With his latest summer hit Boyhood, seasoned director Richard Linklater has honed sharp his craft in positive nihilism. Ever since his early films Slacker and Dazed and Confused, Linklater has addressed the alternating aspects of nihilism and the serendipitous humor of American life, combining the inevitable disillusionment of youth with the wonder of the fleetingness of youth’s moment; it is fitting that Boyhood is a culmination of this, chronicling 12 years of a single boy’s life in a span of 3 hours. Ellar Coltrane, the boy initially cast at 6 years old as Mason, did not see any footage during the 12 years of shooting Boyhood and thus found the final product “confronting.” “It is so beautiful and strange to now be showing it to people. It was part of my life for so long, it’s become a part of me, so to be sharing it with people is very surreal.”
For such a labor of love, it is oftentimes difficult to have enough perspective to judge one’s work objectively, but Linklater was able to delicately navigate the waters here and extricate himself gracefully; however, given the time and effort put into this production, one cannot help but want more out of Boyhood than the usual Linklater theme of searching for meaning. Finding what is real and meaningful in life is a constant thread in his films, from the 70’s kids in Dazed and Confused to the drug-hazed futuristic dystopia of A Scanner Darkly, where the boundaries between dream and reality become blurred, then fall away. While Linklater always tests and pushes the limits of reality in hopes of finding something better, in his lighter films the potential of each living moment is explored in all its magic and wonder, hinting at a person’s power to create a new reality at any time, not just at prescribed cinematic moments. Such is the serendipity of the Before Sunrise trilogy and the hope in the otherwise downer Fast Food Nation. The ugly comes with the magical, Linklater seems to say, and even in the comedy School of Rock, the wave of Jack Black’s dream of a band hit some sharp rocks of dissent from all sides. And either we can endure the big, bad, and the ugly to get to the wonderful and beautiful or we can succumb and be swallowed by the darkness.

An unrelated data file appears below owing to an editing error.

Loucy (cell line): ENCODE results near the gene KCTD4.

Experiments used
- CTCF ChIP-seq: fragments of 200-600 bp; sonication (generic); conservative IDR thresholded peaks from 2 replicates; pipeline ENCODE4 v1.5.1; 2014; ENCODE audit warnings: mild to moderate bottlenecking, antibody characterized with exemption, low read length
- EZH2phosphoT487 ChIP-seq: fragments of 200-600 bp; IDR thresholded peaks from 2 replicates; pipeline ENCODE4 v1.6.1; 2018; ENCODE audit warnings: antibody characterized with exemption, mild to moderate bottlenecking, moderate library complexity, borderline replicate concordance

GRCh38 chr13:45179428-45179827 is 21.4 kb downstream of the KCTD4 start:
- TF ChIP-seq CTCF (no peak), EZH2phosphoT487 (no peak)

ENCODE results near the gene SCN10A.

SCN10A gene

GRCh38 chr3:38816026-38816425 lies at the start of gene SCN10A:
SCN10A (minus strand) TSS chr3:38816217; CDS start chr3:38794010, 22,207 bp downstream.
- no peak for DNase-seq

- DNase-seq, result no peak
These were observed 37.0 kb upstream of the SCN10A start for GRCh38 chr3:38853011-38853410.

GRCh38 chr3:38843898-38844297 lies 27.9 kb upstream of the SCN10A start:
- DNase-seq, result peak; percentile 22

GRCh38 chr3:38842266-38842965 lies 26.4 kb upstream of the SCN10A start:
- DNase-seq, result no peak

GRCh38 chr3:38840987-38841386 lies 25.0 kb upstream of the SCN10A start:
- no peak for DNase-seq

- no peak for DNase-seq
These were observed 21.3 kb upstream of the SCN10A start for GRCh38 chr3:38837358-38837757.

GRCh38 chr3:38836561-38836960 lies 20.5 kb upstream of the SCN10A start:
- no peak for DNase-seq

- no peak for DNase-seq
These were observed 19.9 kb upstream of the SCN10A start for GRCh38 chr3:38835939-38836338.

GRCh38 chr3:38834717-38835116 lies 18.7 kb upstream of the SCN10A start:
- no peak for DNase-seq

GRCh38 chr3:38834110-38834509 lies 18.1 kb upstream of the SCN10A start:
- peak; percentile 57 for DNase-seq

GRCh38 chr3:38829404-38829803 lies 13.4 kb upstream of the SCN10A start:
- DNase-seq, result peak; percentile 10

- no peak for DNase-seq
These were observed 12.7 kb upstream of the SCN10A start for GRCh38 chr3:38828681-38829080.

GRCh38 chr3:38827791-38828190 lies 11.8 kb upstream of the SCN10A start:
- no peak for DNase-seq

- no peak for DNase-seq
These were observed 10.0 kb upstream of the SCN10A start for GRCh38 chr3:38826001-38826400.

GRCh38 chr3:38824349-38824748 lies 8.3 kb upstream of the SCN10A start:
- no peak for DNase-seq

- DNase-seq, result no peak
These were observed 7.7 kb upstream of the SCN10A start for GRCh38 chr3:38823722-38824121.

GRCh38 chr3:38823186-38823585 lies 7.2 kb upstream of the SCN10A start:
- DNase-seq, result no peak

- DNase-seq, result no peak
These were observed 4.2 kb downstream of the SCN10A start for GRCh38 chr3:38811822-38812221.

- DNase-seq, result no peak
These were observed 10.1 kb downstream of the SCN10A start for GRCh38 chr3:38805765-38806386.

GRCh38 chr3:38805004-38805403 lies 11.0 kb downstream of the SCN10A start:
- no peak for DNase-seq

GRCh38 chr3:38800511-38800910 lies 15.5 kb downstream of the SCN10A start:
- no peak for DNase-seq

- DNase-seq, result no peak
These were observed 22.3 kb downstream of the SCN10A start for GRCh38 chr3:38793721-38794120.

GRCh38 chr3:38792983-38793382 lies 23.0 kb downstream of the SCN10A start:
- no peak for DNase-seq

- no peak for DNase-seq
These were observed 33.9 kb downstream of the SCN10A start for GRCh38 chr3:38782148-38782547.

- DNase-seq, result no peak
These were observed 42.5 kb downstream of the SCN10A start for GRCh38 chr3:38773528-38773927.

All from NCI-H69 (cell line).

In Boyhood, Mason and his family are given that choice in nearly every scene, and together and alone they endure the bad in hopes for something good; even when what they think is good turns out to be otherwise, they carry on with the process, ever moving forward baby step by baby step, taking what little happinesses they can along the way. But is that enough to give meaning to life? Should we not strive further for that one happiness, that singular joy we all seek but is always just beyond our reach? There may be meaning in a life strung together in a confetti of moments, a tapestry of little joys and woes, but for something truly real, we’re simply going need to go deeper in our search, Linklater included. The Gen-X slacker model has reached its expiration date.